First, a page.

Last Updated: June 30th, 2017

Tool Types: ,


Gamification is an approach to motivating students to learn by incorporating game elements into the learning environment. These game mechanics can be used as motivational tools to encourage student engagement and achievement.

Some online courses that incorporate game mechanics provide students with a self-paced, adaptive, or non-linear path through the course material. In other courses, students may be required to reach specific goals (for example, a certain percentage of mastery on an assignment or quiz) to gain access to the next learning materials, or can be provided a leveling-up system or badges to provide motivation and a sense of accomplishment throughout the course. In some cases competition is encouraged via a class leaderboard, though grades must not be the metric by which the competition is measured, since grades must be kept private.

Several higher education institutions are integrating aspects of gamification into existing learning management systems (LMSs) [1] or building their own gamified LMS [2]. These are larger scale projects, but in this tool page we will provide suggestions for how to include game elements in any online course using only the tools already available within standard LMSs.

Application to All Courses

With some creativity, game mechanics can be incorporated into educational contexts, in learning as well as in assessment.

Here are some examples of how teachers can use gamification to encourage learning in the online classroom:

  • Assignment Choice – Allow students to select the type of assessment they prefer for a given objective or set of objectives.
  • Provide Multiple Paths – Allow students to select their route through course material based on their preferred learning method.
  • Focus on Mastery – Allow multiple attempts on quizzes but require mastery (minimum percentage to move on), or define ‘levels’ of assessment in each module that step up the Bloom’s Taxonomy ladder, and make these an expected part of each unit.
  • Define Achievements (Excellent Peer Review, Most Valuable Discussion Post, Student Coach, etc.) and recognize students who meet these standards via weekly announcement, through a personal message, or utilizing a graphic badge.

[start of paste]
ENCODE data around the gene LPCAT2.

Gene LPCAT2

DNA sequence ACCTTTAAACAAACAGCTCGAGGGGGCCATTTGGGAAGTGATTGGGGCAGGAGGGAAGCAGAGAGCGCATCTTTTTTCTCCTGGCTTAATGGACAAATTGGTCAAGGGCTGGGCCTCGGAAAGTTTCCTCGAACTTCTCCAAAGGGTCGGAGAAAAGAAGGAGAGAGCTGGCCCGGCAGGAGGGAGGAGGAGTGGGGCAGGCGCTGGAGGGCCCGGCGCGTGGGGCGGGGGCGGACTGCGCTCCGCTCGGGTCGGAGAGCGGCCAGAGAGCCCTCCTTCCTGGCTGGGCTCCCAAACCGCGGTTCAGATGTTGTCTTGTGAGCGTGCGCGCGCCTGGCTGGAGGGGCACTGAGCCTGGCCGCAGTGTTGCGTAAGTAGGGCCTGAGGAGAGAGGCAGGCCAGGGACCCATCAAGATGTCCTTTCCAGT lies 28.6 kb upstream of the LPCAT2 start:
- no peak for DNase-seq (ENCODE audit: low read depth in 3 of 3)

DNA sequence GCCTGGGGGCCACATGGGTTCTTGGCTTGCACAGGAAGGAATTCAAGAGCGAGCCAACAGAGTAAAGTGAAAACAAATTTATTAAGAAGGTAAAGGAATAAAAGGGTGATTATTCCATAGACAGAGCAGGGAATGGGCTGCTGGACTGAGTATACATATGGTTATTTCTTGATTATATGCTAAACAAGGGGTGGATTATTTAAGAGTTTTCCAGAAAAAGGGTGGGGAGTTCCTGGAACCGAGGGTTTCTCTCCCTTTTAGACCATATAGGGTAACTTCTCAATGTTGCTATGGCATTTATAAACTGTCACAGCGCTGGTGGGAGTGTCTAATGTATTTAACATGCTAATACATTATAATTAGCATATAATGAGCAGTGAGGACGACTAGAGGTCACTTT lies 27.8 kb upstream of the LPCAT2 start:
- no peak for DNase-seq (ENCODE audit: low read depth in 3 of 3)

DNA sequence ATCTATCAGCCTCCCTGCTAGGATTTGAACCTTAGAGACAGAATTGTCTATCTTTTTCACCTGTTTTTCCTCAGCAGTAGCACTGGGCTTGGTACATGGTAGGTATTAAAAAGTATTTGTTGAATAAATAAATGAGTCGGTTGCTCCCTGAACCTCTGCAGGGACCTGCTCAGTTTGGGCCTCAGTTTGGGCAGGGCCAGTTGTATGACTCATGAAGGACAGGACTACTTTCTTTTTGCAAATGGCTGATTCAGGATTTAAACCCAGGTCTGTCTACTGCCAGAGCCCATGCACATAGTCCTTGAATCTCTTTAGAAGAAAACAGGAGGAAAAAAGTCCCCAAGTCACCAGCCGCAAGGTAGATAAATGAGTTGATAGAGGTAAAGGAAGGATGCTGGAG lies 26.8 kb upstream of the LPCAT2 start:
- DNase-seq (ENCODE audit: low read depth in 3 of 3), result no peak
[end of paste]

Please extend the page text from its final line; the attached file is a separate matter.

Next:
• Implement a class-wide rewards system. For example:
    • If 25% of the class attends the synchronous exam review, the class unlocks a bonus discussion that is purely community-building, and the instructor and all TAs will actively participate.
    • Award points to discussion groups who complete their posts and replies 100% on time and allow them to “cash” points in for something at the end of the semester.
    • Students who earn the Most Valuable Discussion Post achievement 3 times during the semester are allowed to design and moderate the final class discussion themselves.
    • Give students a perk which is theirs to lose if they do not participate as expected. (For an example, see Basu, T. (2016) in Supporting Research below.)

Best Practices

Before you gamify an online course, keep in mind that course design should always be an interactive process, and that it’s not necessary or recommended to make numerous changes at one time. Start small, assess how a game mechanic worked during the semester, and adjust for the next. Always remember to:

  • Maintain privacy of student grades at all times.
  • Factor in the instructor-time necessary to implement any game mechanics you intend to incorporate.
  • Check that any software application you want to use is already integrated into the LMS, and has passed the security vetting process.
  • Determine whether your LMS can handle the design you have in mind.
  • Consult with an instructional designer if you have questions.

Consider the outcome you hope to achieve in gamifying your course. Do the mechanics you plan to include help to create an active learning environment, and do the activities you are asking students to participate in align with the learning objectives you have set out for them? While these materials may make a course more fun for students, the goal should always be to improve their learning.

References and Additional Resources

[1] NC State Moodle Gamification Module

[2] Gradecraft Learning Management System

Practical Guide to Meaningful Gamification

Supporting Research

Basu, T. (2016). NY Mag Science of Us “This Professor Thinks He’s Figured Out How to Get Students to Study”

Dicheva, D., Dichev, C., Agre, G., & Angelova, G. (2015) Gamification in education: a systematic mapping study. Educational Technology & Society 18(3): 75+. Academic OneFile. Web. 9 Mar. 2016.

Ibáñez, M. B., Di-Serio, Á. & Delgado-Kloos, C. (2014). Gamification for Engaging Computer Science Students in Learning Activities: A Case Study, IEEE Transactions on Learning Technologies, 7(3).

Kapp, Karl M. (2012). The gamification of learning and instruction: game-based methods and strategies for training and education, Pfeiffer, 2012. Books24x7.

Mintz, S. (2014). Inside Higher Ed, “A Gamified Approach to Teaching and Learning”

Toyama, K. (2015) The Chronicle of Higher Education, “The Looming Gamification of Higher Ed”

Accessibility Statement

Keep accessibility in mind as you develop course content and build assignments and assessments. Many online tools are not fully accessible, so it’s important to think about how you will make the assignment accessible if requested. The Disability Resource Center and the UF Accessibility page will guide you in making appropriate accommodations. You can also find out more about accessibility at our toolbox page on Accessibility in the Online Classroom.

Comments are currently closed.